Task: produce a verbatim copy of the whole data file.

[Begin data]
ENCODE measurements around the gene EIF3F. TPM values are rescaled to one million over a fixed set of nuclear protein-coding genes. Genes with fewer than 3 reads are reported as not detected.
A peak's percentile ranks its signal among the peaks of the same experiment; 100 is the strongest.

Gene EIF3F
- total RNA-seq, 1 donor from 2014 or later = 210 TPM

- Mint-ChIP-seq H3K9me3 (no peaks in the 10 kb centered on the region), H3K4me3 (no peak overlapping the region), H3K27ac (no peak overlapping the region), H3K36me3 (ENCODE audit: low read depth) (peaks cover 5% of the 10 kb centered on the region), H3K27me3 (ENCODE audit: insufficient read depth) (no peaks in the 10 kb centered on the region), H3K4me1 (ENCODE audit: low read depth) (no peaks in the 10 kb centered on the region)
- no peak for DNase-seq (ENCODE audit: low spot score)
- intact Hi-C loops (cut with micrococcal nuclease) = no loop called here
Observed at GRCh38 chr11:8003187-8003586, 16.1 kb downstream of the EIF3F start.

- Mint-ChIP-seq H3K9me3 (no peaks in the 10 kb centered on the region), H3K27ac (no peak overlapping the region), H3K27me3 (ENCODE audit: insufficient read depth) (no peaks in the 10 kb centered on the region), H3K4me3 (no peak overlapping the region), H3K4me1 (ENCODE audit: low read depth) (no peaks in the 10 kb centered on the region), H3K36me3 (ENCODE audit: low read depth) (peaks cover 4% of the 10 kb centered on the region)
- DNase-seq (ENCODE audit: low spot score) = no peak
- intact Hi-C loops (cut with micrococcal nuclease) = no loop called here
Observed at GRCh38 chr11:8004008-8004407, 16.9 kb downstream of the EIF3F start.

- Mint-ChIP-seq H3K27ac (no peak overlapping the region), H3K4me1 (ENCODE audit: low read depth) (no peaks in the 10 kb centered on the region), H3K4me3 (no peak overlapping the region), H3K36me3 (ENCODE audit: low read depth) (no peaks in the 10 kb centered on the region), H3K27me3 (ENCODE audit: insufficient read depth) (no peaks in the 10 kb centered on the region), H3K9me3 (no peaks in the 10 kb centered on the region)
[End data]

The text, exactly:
ENCODE measurements around the gene EIF3F. TPM values are rescaled to one million over a fixed set of nuclear protein-coding genes. Genes with fewer than 3 reads are reported as not detected.
A peak's percentile ranks its signal among the peaks of the same experiment; 100 is the strongest.

Gene EIF3F
- total RNA-seq, 1 donor from 2014 or later = 210 TPM

- Mint-ChIP-seq H3K9me3 (no peaks in the 10 kb centered on the region), H3K4me3 (no peak overlapping the region), H3K27ac (no peak overlapping the region), H3K36me3 (ENCODE audit: low read depth) (peaks cover 5% of the 10 kb centered on the region), H3K27me3 (ENCODE audit: insufficient read depth) (no peaks in the 10 kb centered on the region), H3K4me1 (ENCODE audit: low read depth) (no peaks in the 10 kb centered on the region)
- no peak for DNase-seq (ENCODE audit: low spot score)
- intact Hi-C loops (cut with micrococcal nuclease) = no loop called here
Observed at GRCh38 chr11:8003187-8003586, 16.1 kb downstream of the EIF3F start.

- Mint-ChIP-seq H3K9me3 (no peaks in the 10 kb centered on the region), H3K27ac (no peak overlapping the region), H3K27me3 (ENCODE audit: insufficient read depth) (no peaks in the 10 kb centered on the region), H3K4me3 (no peak overlapping the region), H3K4me1 (ENCODE audit: low read depth) (no peaks in the 10 kb centered on the region), H3K36me3 (ENCODE audit: low read depth) (peaks cover 4% of the 10 kb centered on the region)
- DNase-seq (ENCODE audit: low spot score) = no peak
- intact Hi-C loops (cut with micrococcal nuclease) = no loop called here
Observed at GRCh38 chr11:8004008-8004407, 16.9 kb downstream of the EIF3F start.

- Mint-ChIP-seq H3K27ac (no peak overlapping the region), H3K4me1 (ENCODE audit: low read depth) (no peaks in the 10 kb centered on the region), H3K4me3 (no peak overlapping the region), H3K36me3 (ENCODE audit: low read depth) (no peaks in the 10 kb centered on the region), H3K27me3 (ENCODE audit: insufficient read depth) (no peaks in the 10 kb centered on the region), H3K9me3 (no peaks in the 10 kb centered on the region)